Gone are the days of large, metal-rimmed circle glasses mens and eyeglasses. Over the years, glasses have evolved from practical vision enhancement tools to fashion statements. Glasses are replaced every decade to keep up with changing fashion trends. Here’s how glasses have evolved over the years:



This period is marked by the Lougnet and needle-glasses. Rognite glasses, worn by both men and women, are not worn on the wearer’s face, but are held up to the face with a handle. These products are praised by women because they don’t completely cover the face, and they are used more as an accessory than a practical, sight-enhancing tool.


Ince nez glasses, as the name suggests, hold the glasses in place by pinching the wearer’s nose. These glasses don’t have headphones or handles to protect them, but are usually attached to a chain around the neck.


Since it was not fashionable to wear glasses all the time during this period, these glasses were very popular in the early 20th century because they allowed you to wear them only when you needed them.


1920s – 1930s.

With increased functionality and bold designs, round-rimmed glasses became popular in the 1920s. These glasses are heavy and close to the face, but they can be found in a variety of new materials, including gold and turtle shells. These frames can be wire rimmed, but are primarily made of cellulosic silk. The popularity of these round glasses stems from the emerging feminist movement, as these glasses are the same for both men and women.


In the 1930s, aviator sunglasses were invented to help pilots and members of the US Air Force protect their eyes while flying at high altitudes. Although the polarizing glasses were originally invented to meet the needs of pilots, they were finally sold publicly in 1937.


The 1940s and 1950s.

This period gave way to the rise of the Browline Frame. Introduced in the late ’40s, this frame combines plastic and metal to give the wearer what looks like fake eyebrows. As people look to have a more stylish look in clothing, cars and accessories, there is an increasing demand for a wide range of stylish eyewear styles. These brown frames were offered in several different colors and plastic materials, and they were so popular that they accounted for 50% of all eyeglass frame sales in the 1950s.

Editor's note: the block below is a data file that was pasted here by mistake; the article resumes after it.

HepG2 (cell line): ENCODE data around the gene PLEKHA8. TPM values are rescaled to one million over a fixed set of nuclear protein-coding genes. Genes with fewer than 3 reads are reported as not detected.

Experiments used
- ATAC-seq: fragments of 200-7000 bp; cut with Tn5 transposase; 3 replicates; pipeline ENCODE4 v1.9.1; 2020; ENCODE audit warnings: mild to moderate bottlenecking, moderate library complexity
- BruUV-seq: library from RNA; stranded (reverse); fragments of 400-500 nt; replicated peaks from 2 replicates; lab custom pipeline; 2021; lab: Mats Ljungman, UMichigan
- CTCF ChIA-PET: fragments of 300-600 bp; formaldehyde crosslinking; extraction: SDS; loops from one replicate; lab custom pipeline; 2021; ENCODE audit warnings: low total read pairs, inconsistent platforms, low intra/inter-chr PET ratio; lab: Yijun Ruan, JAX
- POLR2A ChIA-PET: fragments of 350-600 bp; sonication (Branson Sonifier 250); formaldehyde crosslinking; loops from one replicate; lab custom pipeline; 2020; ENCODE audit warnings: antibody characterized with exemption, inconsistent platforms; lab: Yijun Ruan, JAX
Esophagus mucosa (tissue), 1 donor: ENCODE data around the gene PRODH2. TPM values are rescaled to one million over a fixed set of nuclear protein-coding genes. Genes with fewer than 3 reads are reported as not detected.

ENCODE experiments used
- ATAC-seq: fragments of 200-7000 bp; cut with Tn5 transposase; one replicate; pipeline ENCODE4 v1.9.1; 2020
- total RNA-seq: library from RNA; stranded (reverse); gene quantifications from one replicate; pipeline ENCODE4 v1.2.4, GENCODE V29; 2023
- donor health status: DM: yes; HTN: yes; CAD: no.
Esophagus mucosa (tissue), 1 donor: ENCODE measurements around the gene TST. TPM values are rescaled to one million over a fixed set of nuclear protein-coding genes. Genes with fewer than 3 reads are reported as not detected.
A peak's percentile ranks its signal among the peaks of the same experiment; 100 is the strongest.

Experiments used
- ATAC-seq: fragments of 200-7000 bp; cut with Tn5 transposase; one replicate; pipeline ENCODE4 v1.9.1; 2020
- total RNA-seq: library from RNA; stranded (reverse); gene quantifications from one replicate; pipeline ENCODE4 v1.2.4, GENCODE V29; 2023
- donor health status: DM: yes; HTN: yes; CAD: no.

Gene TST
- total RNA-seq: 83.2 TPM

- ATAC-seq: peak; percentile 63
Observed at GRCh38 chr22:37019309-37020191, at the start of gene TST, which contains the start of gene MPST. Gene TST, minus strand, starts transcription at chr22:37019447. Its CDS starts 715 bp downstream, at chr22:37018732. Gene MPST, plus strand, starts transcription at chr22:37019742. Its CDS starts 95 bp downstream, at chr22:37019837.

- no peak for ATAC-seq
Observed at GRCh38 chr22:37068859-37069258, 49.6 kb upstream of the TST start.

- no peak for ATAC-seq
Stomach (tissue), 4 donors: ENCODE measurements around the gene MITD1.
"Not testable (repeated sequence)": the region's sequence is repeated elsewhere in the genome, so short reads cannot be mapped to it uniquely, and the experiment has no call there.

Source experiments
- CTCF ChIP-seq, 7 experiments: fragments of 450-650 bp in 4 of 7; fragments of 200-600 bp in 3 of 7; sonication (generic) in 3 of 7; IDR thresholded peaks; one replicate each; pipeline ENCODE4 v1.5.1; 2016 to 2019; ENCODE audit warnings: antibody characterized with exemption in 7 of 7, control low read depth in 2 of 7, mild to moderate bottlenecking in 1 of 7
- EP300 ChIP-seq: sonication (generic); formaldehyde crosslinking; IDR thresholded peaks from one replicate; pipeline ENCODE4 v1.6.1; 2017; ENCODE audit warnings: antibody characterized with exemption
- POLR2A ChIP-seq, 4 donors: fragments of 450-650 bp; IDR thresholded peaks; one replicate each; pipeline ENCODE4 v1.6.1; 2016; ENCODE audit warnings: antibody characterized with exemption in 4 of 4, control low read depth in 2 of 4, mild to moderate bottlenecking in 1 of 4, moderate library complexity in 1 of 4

Cat-eye shaped glasses also made waves in the 1950s. Worn by the adored Marilyn Monroe, these iconic glasses feature an upscan pattern at the top of the frame and are available in a variety of styles. These charming glasses can even be set with rhinestones and gemstones.


The 1960s and 1970s.

During this period, glasses were defined by two diametrically opposed styles: Mods and Flower boys. Mods embrace oversized, unique frame geometry. Sometimes completely impractical for correcting vision, these over-the-top glasses represent a passion for futuristic ideals.


Celebrities such as John Lennon and Janis Joplin became popular, and flower girls wore round rimmed glasses with rainbow-colored lenses called tea towels. These glasses represent the peace and love that these wearers cherish.


The 1980s and 1990s.

In the 1980s and 1990s, as eyewear shifted from colorful and dramatic spectacles to lightweight and practical for everyday use, luxury was traded for quality. In the 1980s, goggles and safety goggles became the most popular design for eyewear. These styles blend futuristic elements with minimalist design and have been made famous by celebrities such as Tom Cruise.


As people embraced retro music, entertainment, and fashion, round frames, cat-eye shapes, and other 1950s eyewear made a slight comeback in the 1990s. During this decade, minimalism and garbage were in favor.


2000s – Contemporary.

During this time, there was no clear definition of style, as people began to use glasses to express their personal style. These decades brought an increase in simple rectangular frames and oversized square frames and other designs. People who wear glasses are blending classic and modern to get a look that complements their own personal style.